Intellectual Involvement for Middle School Summers
The middle school years are a time for children to balance increased independence with family structure. Tweens and teens are in a developmental stage where they are finding their way through intellectual involvement, but still need the support of rules and guidance from older family members. Children in this age group can feel empowered by making more of their own choices, especially when those choices build skills or help others. Parents can help by providing a framework that has the desired amount of structure, but still allows kids to develop independence incrementally. Ideally, summer can be a mix of family time and activities with peers. Here are some suggestions to explore with your middle school child:
- Incorporate friends into summer activities. If your family takes a summer vacation, consider allowing your child to invite a close friend to come along for company. Or coordinate with the families of your child’s friends to select summer camps where your child will have friends to share the experience.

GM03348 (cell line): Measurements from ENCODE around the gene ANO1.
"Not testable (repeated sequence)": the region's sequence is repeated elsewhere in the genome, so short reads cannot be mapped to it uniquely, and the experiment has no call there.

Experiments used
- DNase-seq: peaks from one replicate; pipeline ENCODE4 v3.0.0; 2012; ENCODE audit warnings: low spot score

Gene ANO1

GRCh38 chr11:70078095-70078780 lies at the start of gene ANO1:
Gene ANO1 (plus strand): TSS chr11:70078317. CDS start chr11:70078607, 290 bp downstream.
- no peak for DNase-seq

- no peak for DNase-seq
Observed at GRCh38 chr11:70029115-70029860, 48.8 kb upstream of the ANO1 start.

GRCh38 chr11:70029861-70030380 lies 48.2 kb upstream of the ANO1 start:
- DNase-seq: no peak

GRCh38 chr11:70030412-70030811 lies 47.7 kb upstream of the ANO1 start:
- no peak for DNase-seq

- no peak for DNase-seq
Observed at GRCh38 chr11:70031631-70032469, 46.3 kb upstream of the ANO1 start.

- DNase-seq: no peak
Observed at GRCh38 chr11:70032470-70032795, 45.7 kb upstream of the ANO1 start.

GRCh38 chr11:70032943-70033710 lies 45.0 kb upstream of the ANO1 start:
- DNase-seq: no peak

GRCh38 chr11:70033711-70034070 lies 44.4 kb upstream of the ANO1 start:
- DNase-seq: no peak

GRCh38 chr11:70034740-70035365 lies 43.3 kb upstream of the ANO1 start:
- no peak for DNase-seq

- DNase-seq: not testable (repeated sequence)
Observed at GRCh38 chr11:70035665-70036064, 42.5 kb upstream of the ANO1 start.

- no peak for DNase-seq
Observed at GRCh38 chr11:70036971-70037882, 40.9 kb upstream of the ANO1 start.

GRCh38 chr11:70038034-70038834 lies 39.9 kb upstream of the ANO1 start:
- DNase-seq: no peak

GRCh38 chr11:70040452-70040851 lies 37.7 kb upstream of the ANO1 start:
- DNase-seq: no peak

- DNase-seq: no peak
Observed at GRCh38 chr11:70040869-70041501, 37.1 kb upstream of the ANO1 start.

- Explore hobbies and interests. Summer is a fantastic time for students to delve deeper into activities such as sports, hobbies, or other passions.
- Give back. Children who volunteer in an area of interest learn responsibility and independence while developing an increased awareness of the needs of others. Research options for community service with local libraries, religious institutions, and other nonprofit organizations.
- Maintain academic focus. Taking a summer course can help children stay focused on academics during the summer months. Consider a Laurel Springs elective or World Language summer course, which can be completed according to the student’s schedule, even accommodating travel and vacation plans.
As children progress through the middle school years, the summer months are a time for families to plan a varied schedule of relaxation, family time, activities with peers, and some coursework to maintain intellectual involvement. The key is to find a balance that allows children to have time with friends as well as memorable family experiences.
Contributor: Sharon John, Laurel Springs School Counselor